I am trying to understand what this question is asking in terms of conversion. I know how to convert binary to decimal and vice versa, but the method you need to use has me confused.

I need to convert 010111 to decimal using only odd numbered positions while still applying the correct positional exponent in the conversion. What I did was take every odd numbered position from base 2 digit from 010111 so "111" I skipped every other number and took the digit from that position (if that makes sense) I only had three digits so I added a 0 to make it 4 bit 0111 which equals 7 in decimal. I know this is wrong but why??

This is the question: - Imagine that a processor is faulty and reads only odd-numbered positions when converting binary numbers to decimals, but it applies the correct positional exponent in the conversion. In radix 10, the binary number 010111 converted by this processor would be:

The mock test answer says the result is 2 but I cannot figure out why

  • $\begingroup$ Taking the bits from the odd numbered positions .. it's a bit ambiguous but I would interpret that as taking the bits 001. The 0'th position isn't an odd position. Was any convention for that ever mentioned? $\endgroup$
    – harold
    Nov 6 '19 at 18:44
  • $\begingroup$ I made a mistake, the result should be 2 not 3 which is 001, but I didnt get what process do you need to do when it says "only odd numbered positions" thanks for your reply $\endgroup$ Nov 6 '19 at 18:54
  • $\begingroup$ The question itself is not clear. It's poorly worded. I wouldn't know how to answer it. $\endgroup$ Nov 7 '19 at 9:36

I'm assuming positions are counted from $1$ starting from the least significant bit.

In this case you're using the exponents as if the number was 0111. The question is asking to use the same exponents you would use for the odd-position digits of the number 010111.

To break it down, from the least to the most significant bit, the contribution to the final decimal value of each digit is:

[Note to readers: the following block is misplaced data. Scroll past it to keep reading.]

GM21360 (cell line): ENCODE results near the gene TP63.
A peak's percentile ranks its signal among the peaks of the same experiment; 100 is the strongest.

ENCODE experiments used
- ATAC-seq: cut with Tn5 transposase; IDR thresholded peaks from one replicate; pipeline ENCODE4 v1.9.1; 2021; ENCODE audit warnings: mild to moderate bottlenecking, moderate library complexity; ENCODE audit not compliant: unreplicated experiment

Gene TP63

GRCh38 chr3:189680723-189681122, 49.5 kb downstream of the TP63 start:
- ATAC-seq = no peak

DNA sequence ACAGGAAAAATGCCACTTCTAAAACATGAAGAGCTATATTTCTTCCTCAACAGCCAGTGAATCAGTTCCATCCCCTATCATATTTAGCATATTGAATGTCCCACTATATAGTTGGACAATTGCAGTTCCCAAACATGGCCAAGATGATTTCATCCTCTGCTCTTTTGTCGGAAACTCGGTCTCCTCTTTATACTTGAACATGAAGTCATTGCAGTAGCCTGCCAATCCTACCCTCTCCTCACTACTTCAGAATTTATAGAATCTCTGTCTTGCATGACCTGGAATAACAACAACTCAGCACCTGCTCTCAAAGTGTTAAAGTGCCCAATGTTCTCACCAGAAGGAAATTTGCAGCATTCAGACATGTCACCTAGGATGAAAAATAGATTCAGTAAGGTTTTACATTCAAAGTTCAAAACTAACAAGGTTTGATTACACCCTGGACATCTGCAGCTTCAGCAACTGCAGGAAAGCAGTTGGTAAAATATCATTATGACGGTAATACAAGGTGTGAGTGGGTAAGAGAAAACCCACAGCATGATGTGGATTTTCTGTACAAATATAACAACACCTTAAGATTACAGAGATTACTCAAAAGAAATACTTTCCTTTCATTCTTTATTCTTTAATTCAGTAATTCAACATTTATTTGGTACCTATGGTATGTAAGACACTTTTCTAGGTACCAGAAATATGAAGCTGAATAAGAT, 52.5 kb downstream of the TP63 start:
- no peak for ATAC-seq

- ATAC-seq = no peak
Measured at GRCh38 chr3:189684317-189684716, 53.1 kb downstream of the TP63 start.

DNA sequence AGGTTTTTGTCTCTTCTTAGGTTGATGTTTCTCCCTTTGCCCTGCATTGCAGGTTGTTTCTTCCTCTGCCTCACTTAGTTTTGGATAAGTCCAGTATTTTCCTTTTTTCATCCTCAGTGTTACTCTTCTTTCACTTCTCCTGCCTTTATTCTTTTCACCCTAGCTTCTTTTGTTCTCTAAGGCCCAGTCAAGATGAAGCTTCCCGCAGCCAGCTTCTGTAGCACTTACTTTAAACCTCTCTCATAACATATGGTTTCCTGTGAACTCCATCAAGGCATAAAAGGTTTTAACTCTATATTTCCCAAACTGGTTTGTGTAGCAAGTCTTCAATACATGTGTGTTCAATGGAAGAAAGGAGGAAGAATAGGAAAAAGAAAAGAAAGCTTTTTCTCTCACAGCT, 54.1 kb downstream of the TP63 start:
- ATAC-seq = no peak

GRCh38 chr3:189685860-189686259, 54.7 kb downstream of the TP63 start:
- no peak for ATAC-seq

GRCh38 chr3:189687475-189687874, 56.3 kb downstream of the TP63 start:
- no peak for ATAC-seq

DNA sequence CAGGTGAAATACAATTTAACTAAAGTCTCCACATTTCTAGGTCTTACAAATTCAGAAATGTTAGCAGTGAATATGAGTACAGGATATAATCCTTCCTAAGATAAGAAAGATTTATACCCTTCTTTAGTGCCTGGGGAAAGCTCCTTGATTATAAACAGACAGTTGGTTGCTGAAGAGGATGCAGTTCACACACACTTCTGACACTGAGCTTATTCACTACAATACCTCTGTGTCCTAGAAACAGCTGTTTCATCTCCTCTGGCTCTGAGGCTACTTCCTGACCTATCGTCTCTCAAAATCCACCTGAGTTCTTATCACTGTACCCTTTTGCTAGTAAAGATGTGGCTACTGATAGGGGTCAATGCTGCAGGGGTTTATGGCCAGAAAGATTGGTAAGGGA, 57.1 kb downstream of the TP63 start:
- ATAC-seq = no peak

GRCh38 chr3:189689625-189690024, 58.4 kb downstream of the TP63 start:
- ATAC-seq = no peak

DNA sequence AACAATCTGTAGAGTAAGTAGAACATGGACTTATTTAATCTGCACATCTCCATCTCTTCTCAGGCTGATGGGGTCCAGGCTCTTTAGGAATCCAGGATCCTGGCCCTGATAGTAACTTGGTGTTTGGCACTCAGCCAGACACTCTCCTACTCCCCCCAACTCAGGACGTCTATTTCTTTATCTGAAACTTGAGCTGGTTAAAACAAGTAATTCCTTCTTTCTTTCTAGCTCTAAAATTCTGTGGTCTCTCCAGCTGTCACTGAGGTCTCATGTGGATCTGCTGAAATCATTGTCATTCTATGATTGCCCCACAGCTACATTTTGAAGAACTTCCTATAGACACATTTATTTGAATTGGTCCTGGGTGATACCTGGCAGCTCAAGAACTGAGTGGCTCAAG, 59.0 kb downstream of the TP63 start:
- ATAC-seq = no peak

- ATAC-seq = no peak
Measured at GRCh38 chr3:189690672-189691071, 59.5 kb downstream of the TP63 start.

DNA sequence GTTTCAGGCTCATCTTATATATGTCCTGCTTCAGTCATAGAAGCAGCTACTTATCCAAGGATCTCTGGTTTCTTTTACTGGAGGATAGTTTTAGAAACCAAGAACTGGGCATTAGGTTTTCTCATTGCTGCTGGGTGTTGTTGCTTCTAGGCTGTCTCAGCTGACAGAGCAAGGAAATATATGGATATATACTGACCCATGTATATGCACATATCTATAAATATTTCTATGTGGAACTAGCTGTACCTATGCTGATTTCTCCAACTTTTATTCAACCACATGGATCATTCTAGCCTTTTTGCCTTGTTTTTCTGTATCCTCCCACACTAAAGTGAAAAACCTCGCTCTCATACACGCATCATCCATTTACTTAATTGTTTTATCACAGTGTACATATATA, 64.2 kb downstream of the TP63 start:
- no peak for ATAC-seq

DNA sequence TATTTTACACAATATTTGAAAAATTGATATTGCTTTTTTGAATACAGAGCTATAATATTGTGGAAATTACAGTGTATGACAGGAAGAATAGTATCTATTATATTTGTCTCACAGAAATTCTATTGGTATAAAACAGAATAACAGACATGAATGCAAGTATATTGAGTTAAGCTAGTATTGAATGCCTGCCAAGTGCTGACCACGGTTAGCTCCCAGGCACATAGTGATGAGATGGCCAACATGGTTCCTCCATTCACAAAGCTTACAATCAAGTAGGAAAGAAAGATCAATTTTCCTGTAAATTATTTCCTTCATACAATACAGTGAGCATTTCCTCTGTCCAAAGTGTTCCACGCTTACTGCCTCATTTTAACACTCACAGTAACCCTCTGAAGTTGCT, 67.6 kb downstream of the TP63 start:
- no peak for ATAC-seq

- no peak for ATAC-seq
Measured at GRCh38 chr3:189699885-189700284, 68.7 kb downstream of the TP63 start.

• First digit: $1 \cdot 2^0 = 1$.
  • Second digit: would be $1 \cdot 2^1 = 2$ but it is 0 since digits in even position are ignored.
  • Third digit: $1 \cdot 2^2 = 4$.
  • Fourth digit: ignored.
  • Fifth digit: $1 \cdot 2^4 = 16$.
  • Sixth digit: ignored.

The final result is: $16+4+1 = 21$.

Edit: Since you added that the answer should be $2$ this tells us that positions are either numbered starting from $0$, from the least to the most significant bit, or starting from $1$ from the most to the least significant bit.

In either case you would select the bits $001$ whose contribution would be $1 \cdot 2 + 0 \cdot 2^2 + 0 \cdot 2^4 = 2$.

  • $\begingroup$ Thanks for your reply! I made a mistake with the result so I had to edit that. I understand how 001 in binary is 2 in decimal, but what i still dont get is how you got 001 from 010111. What process do you need to do when it says "only odd numbered positions" thanking you much $\endgroup$ Nov 6 '19 at 18:51
  • $\begingroup$ I ignored the last bit ($1$) because it appears in position $0$ (counting from the least significant bit), I kept the one-to-last bit ($1$) since it appears in position $1$, then discarded the preceding 1 (in position $2$), kept the preceding $0$ (in position $3$), discarded the 1 (in position 4), and kept the most significant bit (a $0$ in position $5$). $\endgroup$
    – Steven
    Nov 6 '19 at 18:55
  • $\begingroup$ Thank you! I knew it was something simple lol $\endgroup$ Nov 6 '19 at 18:56

If the processor is only reading odd numbered bits and we assume that the right-most bit is bit $0$ then in effect the processor is doing a bitwise AND with bit string $101010$ before converting to decimal.

$010111_2 \text{ AND } 101010_2 = 000010_2 = 2_{10}$


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